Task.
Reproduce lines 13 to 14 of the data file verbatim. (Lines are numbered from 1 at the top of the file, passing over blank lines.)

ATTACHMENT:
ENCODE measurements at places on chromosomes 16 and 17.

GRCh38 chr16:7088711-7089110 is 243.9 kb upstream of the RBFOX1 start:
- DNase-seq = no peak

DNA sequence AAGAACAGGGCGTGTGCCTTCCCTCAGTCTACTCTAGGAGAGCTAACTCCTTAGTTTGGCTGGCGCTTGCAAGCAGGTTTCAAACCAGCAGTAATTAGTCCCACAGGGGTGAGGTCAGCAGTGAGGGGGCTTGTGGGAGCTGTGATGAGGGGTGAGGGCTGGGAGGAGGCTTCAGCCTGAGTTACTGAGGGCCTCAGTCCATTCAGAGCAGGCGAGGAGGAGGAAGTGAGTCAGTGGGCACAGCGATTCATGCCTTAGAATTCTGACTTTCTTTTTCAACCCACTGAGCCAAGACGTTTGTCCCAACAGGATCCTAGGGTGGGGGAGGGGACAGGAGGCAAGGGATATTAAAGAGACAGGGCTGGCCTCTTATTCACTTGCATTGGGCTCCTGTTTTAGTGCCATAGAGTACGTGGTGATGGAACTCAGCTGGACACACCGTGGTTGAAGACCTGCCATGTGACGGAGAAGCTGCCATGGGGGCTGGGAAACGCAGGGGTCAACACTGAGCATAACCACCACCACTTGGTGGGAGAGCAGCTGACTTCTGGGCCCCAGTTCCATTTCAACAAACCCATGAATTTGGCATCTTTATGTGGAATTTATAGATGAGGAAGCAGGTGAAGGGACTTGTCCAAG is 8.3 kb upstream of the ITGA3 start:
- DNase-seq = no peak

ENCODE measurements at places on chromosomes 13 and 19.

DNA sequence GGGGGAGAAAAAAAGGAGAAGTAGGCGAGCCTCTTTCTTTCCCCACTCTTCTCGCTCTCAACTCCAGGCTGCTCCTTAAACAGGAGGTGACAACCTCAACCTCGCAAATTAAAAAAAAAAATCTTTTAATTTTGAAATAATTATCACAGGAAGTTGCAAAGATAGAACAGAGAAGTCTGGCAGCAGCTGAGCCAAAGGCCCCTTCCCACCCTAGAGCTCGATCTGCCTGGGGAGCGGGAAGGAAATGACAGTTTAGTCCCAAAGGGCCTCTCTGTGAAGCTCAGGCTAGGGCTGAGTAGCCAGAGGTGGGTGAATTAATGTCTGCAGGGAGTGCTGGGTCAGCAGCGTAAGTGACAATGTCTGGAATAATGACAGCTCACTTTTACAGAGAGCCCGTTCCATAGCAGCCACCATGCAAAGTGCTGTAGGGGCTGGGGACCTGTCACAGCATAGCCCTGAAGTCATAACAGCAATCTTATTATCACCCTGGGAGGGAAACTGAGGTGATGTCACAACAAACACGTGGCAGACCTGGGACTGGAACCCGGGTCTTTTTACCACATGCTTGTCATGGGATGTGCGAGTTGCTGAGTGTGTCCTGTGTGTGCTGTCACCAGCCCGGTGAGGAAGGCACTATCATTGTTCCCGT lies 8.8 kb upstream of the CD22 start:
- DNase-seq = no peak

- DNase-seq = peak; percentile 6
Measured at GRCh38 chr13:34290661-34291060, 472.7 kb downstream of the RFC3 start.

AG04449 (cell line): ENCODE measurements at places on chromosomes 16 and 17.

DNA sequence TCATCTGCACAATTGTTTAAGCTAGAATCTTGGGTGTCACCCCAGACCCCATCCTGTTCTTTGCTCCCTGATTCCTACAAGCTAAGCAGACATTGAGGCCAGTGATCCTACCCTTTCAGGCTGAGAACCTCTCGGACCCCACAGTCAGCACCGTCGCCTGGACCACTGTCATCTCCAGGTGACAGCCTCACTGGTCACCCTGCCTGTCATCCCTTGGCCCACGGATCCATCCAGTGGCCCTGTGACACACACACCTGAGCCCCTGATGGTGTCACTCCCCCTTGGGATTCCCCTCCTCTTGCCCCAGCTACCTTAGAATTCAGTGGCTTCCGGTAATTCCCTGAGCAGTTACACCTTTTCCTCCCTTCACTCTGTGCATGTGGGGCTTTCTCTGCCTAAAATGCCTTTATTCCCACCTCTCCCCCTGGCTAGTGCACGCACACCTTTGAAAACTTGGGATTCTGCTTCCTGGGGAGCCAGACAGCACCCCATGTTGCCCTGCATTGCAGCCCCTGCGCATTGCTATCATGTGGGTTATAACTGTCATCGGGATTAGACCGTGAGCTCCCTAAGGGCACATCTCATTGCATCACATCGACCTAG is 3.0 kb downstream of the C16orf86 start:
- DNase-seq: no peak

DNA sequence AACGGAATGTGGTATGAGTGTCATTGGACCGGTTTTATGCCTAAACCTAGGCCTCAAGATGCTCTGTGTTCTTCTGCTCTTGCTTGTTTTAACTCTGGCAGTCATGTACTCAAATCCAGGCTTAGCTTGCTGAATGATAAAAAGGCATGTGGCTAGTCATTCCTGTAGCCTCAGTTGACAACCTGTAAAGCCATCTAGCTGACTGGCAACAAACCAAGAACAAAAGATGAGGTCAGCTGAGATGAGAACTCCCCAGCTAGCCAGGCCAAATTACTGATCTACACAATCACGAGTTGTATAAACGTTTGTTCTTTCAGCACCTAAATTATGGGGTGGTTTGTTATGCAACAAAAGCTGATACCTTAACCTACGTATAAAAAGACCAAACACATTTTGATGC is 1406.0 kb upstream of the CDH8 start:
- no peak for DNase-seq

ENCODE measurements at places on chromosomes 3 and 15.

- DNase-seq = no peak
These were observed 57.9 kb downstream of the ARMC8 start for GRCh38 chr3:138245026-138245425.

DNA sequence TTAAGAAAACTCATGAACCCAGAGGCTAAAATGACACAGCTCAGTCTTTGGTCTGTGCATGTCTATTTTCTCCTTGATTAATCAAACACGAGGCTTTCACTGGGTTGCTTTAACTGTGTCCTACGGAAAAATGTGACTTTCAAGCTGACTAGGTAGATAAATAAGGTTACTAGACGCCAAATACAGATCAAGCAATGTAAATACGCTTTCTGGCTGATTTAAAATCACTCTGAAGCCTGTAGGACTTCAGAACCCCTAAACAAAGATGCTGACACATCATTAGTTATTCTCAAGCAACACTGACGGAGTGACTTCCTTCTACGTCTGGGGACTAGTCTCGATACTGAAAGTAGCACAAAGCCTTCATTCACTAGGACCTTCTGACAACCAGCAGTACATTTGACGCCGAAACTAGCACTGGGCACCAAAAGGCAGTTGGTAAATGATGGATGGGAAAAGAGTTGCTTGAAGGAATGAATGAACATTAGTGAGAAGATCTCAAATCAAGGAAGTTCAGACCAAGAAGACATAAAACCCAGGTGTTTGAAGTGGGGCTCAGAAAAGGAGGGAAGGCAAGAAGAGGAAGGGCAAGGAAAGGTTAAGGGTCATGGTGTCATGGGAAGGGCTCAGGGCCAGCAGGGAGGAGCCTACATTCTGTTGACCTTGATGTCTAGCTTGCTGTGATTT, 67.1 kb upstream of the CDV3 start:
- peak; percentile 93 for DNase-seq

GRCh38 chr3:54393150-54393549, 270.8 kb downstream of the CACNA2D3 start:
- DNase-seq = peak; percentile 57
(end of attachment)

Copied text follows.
- DNase-seq: no peak

DNA sequence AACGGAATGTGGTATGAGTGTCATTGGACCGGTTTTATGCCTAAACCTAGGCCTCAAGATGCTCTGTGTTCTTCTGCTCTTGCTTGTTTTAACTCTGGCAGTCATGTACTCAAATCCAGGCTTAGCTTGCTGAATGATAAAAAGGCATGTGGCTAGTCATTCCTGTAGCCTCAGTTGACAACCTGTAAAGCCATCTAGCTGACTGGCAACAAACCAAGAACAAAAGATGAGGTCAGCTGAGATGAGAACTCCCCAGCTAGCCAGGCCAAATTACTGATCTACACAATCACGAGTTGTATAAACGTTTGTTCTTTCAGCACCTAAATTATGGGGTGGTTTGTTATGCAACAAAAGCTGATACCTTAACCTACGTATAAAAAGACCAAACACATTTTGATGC is 1406.0 kb upstream of the CDH8 start: